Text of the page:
“Yes,” said Billy, after another pause. “I know what has happened to me," “I think I did. You were a great deal to said Billy. He threw himself into a chair me at that time. And when I found it with an explosive sigh, half heat and half was no use, other people were a great regret. “I've had business letters. I've deal to me, one after another. Several got to be off.”

of 'em. I looked upon it then as a kind “Off!” She regarded him in a frank of a game. But they did n't last, Florrie. dismay. “Billy, you break my heart! ” You did. You always give me a kind of

“I break my own heart,” said Billy a queer feeling; you're all mixed up in gallantly. “I've taken my passage. my mind with pink and blue and hats Say the word, dear girl, and I'll take it with rosebuds on 'em and college songs." for two."

It was not much like a grand passion,

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but it was something, the honest con- He saw how frail she looked and anfession of a boy.

swered mercifully, — "I thought it was a game, too,” she “I don't care much about the book, said musingly. “Do you suppose it was, dear. Don't let's talk of that.” Billy ? Or were we wrong


“You wish I had n't written it!” Billy whirled about and faced her. "I wish you had n't been so infernally

“Dead wrong! No, Florrie, it never bored as to think of writing it.” was meant for a game. It's earnest. The “And I 'll bet a dollar you wish you'd ones that take it so are the ones that in- come back and found me reconciled to herit the earth. No, not that — but they life and death and reading daily texts go in for all they're worth and they've out of little pious books, and knitting something left to show for it. They don't mufflers for sailors, instead of seething put their money into tinsel and see it with all sorts of untimely devilishnesses. fade."

Don't you, Billy ?” “Well, what else ? Did Charlie Grant What Billy thought he would not tell love me?”

himself, and he said with an extreme “Yes. No doubt of it."

honesty, “But he loved Bessie afterwards." “You're the greatest old girl there is,

“Yes. She lived the thing through with Florrie, or ever was, or ever will be.” him. She built up something, I fancy. "Ah, well!” she sighed, and laughed He probably remembered you as I did, a little. “I can't help wishing there all pink ribbons and fluff; but she helped were n't so many good folks. It makes him rear his house of life.”

me uncommonly lonesome. For you're “And my husband did n't love me good, too, Billy, you sinner, you!” and I did n't love my husband,” the old He read the gleam in her eyes, the recklady mused. “Well, Billy, it's almost less courage, the unquenched love of life; the end of the play. I wish I understood after all, there was more youth in her it better. And I've written a naughty still than there had ever been in him or in book, and I'm going to be comfortable a hundred like him. He laughed, and on the money from it. And you wish I said, had n't, don't you?

"Oh, I do delight in you!”

(To be continued.)




I TRUST the reader will not be repelled ciples which are important in these days by the figures which I place at the begin- of colonial preference and reciprocity ning of this paper. They are needed to treaties. It is to these principles and give point and precision to what follows, their bearing on some current problems and they illustrate some general prin- that I wish chiefly to call attention.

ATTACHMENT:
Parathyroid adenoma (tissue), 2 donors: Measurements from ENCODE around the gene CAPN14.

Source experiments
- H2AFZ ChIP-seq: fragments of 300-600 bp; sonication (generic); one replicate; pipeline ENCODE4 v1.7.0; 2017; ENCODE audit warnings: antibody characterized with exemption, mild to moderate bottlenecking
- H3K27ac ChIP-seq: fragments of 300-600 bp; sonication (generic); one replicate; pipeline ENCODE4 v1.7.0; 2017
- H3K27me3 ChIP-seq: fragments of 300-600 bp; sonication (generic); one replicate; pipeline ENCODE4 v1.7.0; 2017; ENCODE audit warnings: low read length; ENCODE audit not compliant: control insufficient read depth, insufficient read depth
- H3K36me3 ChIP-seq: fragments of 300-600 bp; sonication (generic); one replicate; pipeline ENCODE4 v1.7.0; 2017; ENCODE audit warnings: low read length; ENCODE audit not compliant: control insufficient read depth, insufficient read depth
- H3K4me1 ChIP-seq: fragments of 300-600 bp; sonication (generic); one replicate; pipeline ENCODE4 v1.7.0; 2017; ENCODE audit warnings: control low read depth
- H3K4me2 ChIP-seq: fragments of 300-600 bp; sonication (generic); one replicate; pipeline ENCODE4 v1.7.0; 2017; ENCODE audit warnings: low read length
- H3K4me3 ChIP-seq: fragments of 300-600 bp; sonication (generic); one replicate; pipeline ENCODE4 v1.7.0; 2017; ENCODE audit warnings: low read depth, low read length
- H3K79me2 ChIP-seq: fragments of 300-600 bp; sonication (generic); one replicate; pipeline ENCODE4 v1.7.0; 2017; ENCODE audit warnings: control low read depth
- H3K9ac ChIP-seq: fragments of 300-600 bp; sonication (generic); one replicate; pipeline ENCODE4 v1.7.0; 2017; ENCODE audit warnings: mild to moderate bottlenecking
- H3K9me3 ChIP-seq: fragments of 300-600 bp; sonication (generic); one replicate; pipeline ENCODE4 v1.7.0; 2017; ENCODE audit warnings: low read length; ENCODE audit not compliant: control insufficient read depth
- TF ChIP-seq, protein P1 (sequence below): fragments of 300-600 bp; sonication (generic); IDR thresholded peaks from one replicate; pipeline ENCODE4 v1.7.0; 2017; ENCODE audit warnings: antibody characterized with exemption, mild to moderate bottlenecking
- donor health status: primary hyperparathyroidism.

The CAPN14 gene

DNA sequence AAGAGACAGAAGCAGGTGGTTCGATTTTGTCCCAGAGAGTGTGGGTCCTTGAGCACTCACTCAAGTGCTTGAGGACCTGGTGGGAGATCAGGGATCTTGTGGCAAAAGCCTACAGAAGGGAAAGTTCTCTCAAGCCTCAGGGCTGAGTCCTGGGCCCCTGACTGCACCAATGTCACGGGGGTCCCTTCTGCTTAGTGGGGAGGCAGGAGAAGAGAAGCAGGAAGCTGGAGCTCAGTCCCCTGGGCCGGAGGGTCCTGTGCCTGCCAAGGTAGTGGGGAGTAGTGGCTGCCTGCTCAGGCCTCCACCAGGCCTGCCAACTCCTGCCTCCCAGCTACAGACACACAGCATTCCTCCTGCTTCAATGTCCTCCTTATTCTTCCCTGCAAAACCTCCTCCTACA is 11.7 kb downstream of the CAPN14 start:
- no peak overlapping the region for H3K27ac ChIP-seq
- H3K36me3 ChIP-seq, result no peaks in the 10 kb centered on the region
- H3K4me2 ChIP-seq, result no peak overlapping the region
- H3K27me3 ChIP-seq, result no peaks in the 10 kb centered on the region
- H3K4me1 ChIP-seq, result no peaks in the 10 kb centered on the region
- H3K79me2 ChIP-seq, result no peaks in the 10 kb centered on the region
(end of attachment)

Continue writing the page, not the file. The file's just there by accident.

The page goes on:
(IN MILLIONS OF POUNDS: 15= 15,000,000 LBS.)

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The figures need a few words of ex- group belong Java, Brazil, the British planation and comment. They show the West Indies, Germany, and other Euromost important sources of sugar supply pean countries which send us beet

sugar, for the United States. They do not state and some minor countries not here menall the sources of supply, nor do they at- tioned, and negligible for the present tempt to follow the course of trade year discussion. In the second group are those by year. For an elaborate inquiry, such regions which we now put on a favored as a statistician or legislator might desire, basis, — whose sugar is subject to duty, much greater detail would be necessary. but not to duty at the full rate. This For the present purpose it suffices to in- partly favored group contains Cuba and dicate the broad facts. The figures are the Philippines. Finally, in the third given in round numbers (so many mil- group are those dependencies whose sulions of pounds), and at five-year inter- gar we admit free, and the strictly do vals between 1875 and 1900; thereafter mestic sources of supply, which of course for the years 1903 and 1906.

pay no tax. Here belong Hawaii and The various sources of supply I have Porto Rico on the one hand, Louisiana divided into three large groups. In the and the beet-sugar districts of the West first are those foreign countries with on the other. Each of these groups has which we deal at arm's length, whose sent us regularly, throughout the thirtysugar is subject to duties at our full rate, five years, substantial contributions. The and whom we show no favors. In this amounts from the several countries show